The following Employment Tax guidance note Produced by Tolley in association with Ken Moody provides comprehensive and up to date tax information covering:
The tax rules around enterprise management incentive (EMI) schemes are extremely generous and were introduced to enable small higher risk trading companies to recruit or retain key employees. The principal advantage is that where the option price is not less than the market value of the option shares at the time of grant, no income tax charge arises when the option is exercised. Therefore, if there is substantial growth in value of the shares between grant and exercise, that growth is liable only to CGT when the shares are sold. By contrast, if the option is non-qualifying, an income tax charge arises on exercisebased upon the market value of the shares at that time. CGT entrepreneurs’ relief is usually available for disposals of EMI shares and so the rate of CGT is reduced to only 10%, making the scheme even more attractive (see below for the changes announced at Spring Budget 2020). This note considers the rules on a step-by-step basis.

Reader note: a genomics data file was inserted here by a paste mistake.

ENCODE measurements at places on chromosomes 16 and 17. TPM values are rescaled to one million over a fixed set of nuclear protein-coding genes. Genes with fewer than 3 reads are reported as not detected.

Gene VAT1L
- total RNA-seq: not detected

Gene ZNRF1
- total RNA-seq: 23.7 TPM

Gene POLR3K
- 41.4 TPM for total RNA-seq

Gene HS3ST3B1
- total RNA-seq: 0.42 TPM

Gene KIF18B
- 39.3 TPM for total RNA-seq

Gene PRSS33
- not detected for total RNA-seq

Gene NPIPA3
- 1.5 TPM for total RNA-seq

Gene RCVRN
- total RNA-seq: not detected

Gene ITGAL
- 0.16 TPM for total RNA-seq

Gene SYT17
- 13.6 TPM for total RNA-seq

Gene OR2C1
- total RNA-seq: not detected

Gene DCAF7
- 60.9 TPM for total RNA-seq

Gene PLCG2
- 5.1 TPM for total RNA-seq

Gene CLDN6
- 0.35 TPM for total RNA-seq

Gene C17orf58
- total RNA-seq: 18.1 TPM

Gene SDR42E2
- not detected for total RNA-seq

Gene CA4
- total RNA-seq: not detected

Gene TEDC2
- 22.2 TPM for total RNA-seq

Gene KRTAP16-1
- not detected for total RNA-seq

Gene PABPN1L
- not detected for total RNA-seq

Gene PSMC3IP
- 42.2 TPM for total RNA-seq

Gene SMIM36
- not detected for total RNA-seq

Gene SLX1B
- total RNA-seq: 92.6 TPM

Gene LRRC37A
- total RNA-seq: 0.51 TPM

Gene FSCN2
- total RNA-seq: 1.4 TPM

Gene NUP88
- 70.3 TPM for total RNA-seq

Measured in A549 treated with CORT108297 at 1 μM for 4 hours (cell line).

There is no income tax or NIC charge arising on the granting of an EMI option.
Similarly, there is no income tax or NIC charge arising when an EMI option vests, ie becomes available for exerciseor vests automatically, eg after a specified period.
This is the critical point from a tax perspective. There are two different possibilities.
If the option is granted with an exerciseprice equal to or higher than the actual market value (AMV) at the date of grant, there are, as noted, no income tax or NIC consequences on exercising the option.
It is important to understand that the AMV for these purposes is not the same as the unrestricted market value (UMV), which is used for the purposes of the £250,000 individual limit on share options subject to EMI at any point. AMV is the market value of the shares acquired by an individual, taking into account any discounts which arise due to restrictions
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